Colorado Issues Opinion Clearing Up Disclosure Conflict With Reg F

One of the problems that companies in the accounts receivable management industry had as they prepped for the enactment of Regulation F was conflicts with state laws regarding disclosures that needed to be included in certain locations on letters and notices sent to consumers. One state in particular — Colorado — has a provision in its Colorado Fair Debt Collection Practices Act that required a disclosure stating a consumer had 30 days after receipt of the notice to dispute the validity of a debt. While lining up with what was included in the Fair Debt Collection Practices Act, the Colorado disclosure did not line up with what the Consumer Financial Protection Bureau issued under Regulation F. Under Regulation F, collectors are to provide a date that they consider to be the end of the validation period. The validation period is defined to mean “the period ending 30 days after the consumer receives or is assumed to receive the validation information” while also allowing the collector to assume that the consumer received the validation information on any date that is at least five days after the collector provides it.

The flexibility that the CFPB gave collectors to determine when the validation period ends conflicted with Colorado state law, and collectors weren’t sure what to do. To address the situation, the Colorado Department of Law, which administers the Colorado Fair Debt Collection Practices Act, issued an advisory opinion yesterday. The opinion states that the administrator “does not intend to take an administrative, disciplinary, or enforcement action for a collection agency or debt collector” that uses a date consistent with Regulation F’s validation period instead of the disclosure required under state law.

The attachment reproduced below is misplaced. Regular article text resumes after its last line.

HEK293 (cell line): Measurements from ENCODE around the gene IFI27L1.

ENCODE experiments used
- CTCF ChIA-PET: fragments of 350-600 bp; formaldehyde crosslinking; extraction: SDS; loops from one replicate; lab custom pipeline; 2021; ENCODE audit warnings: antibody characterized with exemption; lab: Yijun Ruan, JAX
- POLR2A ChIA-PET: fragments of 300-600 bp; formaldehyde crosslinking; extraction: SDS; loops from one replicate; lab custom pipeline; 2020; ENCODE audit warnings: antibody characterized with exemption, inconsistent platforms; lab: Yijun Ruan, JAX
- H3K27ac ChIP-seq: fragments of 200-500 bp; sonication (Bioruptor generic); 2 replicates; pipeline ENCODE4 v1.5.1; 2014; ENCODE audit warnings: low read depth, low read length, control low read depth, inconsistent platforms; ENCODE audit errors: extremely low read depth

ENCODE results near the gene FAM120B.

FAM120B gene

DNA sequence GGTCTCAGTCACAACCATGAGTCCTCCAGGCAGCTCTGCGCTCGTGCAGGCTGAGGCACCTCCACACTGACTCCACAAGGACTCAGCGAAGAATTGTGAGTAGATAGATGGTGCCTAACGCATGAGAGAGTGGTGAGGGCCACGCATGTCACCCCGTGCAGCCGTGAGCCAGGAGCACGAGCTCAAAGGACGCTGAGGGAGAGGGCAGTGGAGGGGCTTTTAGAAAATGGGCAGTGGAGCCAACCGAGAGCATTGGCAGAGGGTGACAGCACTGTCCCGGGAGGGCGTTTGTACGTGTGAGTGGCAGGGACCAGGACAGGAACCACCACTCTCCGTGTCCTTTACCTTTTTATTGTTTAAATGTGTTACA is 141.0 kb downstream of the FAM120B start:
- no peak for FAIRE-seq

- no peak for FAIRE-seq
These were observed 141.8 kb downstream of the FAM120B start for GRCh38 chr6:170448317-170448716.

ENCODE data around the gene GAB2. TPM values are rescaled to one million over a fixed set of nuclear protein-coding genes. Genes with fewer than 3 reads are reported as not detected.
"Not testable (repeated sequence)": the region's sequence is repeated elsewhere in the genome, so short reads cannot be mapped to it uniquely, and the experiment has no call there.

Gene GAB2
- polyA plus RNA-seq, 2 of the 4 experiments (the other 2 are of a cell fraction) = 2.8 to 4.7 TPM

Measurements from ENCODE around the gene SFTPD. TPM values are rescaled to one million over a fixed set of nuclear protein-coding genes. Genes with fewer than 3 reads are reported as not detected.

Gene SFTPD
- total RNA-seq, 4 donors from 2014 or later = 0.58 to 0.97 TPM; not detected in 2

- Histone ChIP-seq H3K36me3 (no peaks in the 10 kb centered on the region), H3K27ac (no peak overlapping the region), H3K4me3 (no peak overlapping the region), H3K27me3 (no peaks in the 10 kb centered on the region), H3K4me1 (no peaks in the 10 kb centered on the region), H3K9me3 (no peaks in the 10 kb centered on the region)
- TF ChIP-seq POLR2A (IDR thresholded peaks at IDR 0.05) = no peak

“The Administrator believes a debt collector or collection agency may, but are not required to, comply with” the provision under the Colorado FDCPA “by providing Colorado consumers with the date certain that a consumer’s validation period ends, if that date certain is consistent with the validation period as defined by Regulation F,” according to the advisory opinion.

To illustrate its point, the opinion included an example:

“In connection with the collection of a debt, a collection agency provides a Colorado consumer with a written notice. As required by Reg. F, the first page of the notice advises the consumer that they have until April 24, 2022 to dispute the validity of the debt. On the second page (or reverse side of the first page) of the notice, the collection agency again provides the consumer of with an April 24, 2022 deadline to dispute the validity of the debt and, further, provides the consumer with the disclosures required by section 5-16-109(1), C.R.S., and 4 C.C.R. 903-1, Rule 2.01. The debt collector has complied with section 5-16-109(1), C.R.S., and 4 C.C.R. 903-1, Rule 2.01.”

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